Those bpTT ads about finding things to be proud about were truly special and inspirational: Hasely, Penny, Daren… but the one that got me most featured Maria Dimsoy Whiteman's pride in her son, Njisane Phillip.
"Njisane never had a lot of toys," she said, but he had his bike and he rode that bike and rode that bike and rode that bike...
At the Olympics, Njisane's presence was electrifying— a swooping hawk then a humming bird aflutter—it was so predatory and confident that one could see that this was just a beginning.
It got me thinking about self-confidence and the factors that create and nurture it. Njisane's father was a cyclist, Cleopatra Borel's dad was an athlete, Jehue Gordon's father was a cricket fan and enrolled him in Harvard Sports Club when he was six.
The Bravo brothers: Dwayne and Darren, Sunil Narine, Brian Lara; all had that kind of abiding support. The list of those brimming with what Viv Richards calls self-belief is long, and it appears to me that this trait is home-schooled.
Significantly, many of our young people who are making us proud have been surrounded by nurturing environments that have fed them not so much with material things, but with care and support for their dreams. I do not know if the athletes who all represented us so magnificently at the London Olympics come from affluent backgrounds, but they went out there brimming with a faith that very likely billowed from a lifetime of enough positive reinforcement to lift them above a sense that they come from too small a space to make a difference.
They were there because they invested their lives in the discipline and training it takes to reach the highest levels in their fields. The Olympics, so fresh in our minds, emphasised this, but it is true of any form of excellence.
We have grown accustomed to bewailing the behaviour of our youth (especially our males), to casting them in the roles of villains terrorising 'decent' citizens, but do we really give any thought to the environments that have been conditioning them?
The parents who neglect their children, wallop them physically and mentally from day one, constantly tell them how inadequate and good-for-nothing they are, really set them up to limit their goals and extinguish their dreams from early o'clock.
Then at schools they encounter so much of the same. Njisane's mother said he had trouble in schools and was kicked out often. Why? He had undiagnosed Attention Deficit Disorder. What would have happened to him had this not been caught? What is happening to all those with no such luck?
In one of his excellent articles, columnist Dr David Bratt wrote about the pervasive impact of extreme psychological abuse on children in their adulthood: social difficulties, aggression, mental health difficulties and attempted suicide.
"The diagnosis is difficult, and relies on a cautious, sensitive and sensible approach by paediatricians and related healthcare, social care and teaching professionals," he said, but knowing our state of affairs, he was not hopeful, "we might just as well forget about it in T&T."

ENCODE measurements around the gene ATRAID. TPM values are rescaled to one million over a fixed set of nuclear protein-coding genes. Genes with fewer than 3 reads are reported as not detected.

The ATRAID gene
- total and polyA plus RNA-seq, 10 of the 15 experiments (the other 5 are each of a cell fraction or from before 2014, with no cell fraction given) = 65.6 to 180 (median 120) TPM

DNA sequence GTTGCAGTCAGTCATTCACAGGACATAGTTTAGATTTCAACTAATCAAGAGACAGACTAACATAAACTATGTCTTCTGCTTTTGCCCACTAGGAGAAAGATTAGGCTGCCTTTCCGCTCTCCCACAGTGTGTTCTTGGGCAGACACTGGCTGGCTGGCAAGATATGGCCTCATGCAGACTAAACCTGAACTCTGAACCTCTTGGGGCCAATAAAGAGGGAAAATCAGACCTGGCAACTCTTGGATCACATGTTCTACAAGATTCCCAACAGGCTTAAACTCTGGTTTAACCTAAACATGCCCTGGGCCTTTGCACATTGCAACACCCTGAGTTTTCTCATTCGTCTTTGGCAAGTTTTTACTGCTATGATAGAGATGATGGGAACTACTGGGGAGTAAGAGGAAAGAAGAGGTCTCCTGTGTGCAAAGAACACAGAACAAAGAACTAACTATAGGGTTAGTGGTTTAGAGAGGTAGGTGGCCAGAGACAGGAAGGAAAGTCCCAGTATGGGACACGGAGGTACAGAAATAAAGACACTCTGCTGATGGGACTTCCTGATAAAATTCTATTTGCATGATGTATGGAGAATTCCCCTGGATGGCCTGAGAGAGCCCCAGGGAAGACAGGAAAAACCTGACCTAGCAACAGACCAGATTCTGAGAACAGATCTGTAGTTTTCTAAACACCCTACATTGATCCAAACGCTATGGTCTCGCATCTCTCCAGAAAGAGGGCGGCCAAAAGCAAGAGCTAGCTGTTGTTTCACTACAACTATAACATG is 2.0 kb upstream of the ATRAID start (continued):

Yet the optimist in him prevailed and he advocated community involvement: every man jack having a vested interest in seeking the welfare of every child. He is right, we cannot make Olympians of them all, cannot create hordes of homogenous superachievers, but we can try to see each one as a bud that will blossom with care.
Out of a muddy pond, David Rudder had seen ten thousand flowers bloom.
Just as gardeners need to tend their plants if they are to reap succulent fruit, we have to provide the right nutrients or they will wilt. We have only to glance behind our shoulders to see our bitter and force-ripe crop.
So the concept of community, as Dr Bratt defines it, must be wide and inclusive.
Among the bpTT campaigns was one where they featured six potential Olympians, calling them Ambassadors for Courage and Respect and so on. They have had them visit schools and the young students were elated and motivated by their words and presence. (Another goal of their Independence oriented campaign was to get 100,000 tweets by September in return for which bpTT will give $200,000 to the Olympians and Paralympians, like Shanntol Ince and Carlos Greene.)
Now this is not an unpaid homage to bpTT, but simply an example of the way corporate citizens can do meaningful things to support our youth. Petrotrin has offered $2 million over four years to 20 athletes. The Tobago House of Assembly has announced a Lalonde Gordon Sporting Development Fund and started it with a million dollars and offered to match dollar for dollar any corporate donations.
The London Olympics managed to energise interest in athletes, enough to garner some tokens of investment in development and training. What it should also have accomplished is to embarrass us into recognising just how little has actually been done by way of enabling athletes to properly prepare (two javelins and a hip hip hooray!). Check the backgrounds and see how many of them actually do their work overseas.
Yet, like freeloaders, we jump on their bandwagons, mandating parades and pappyshows that are absurd caricatures of the solitary pursuit of excellence which above all requires commitment, discipline, sacrifice and hard work.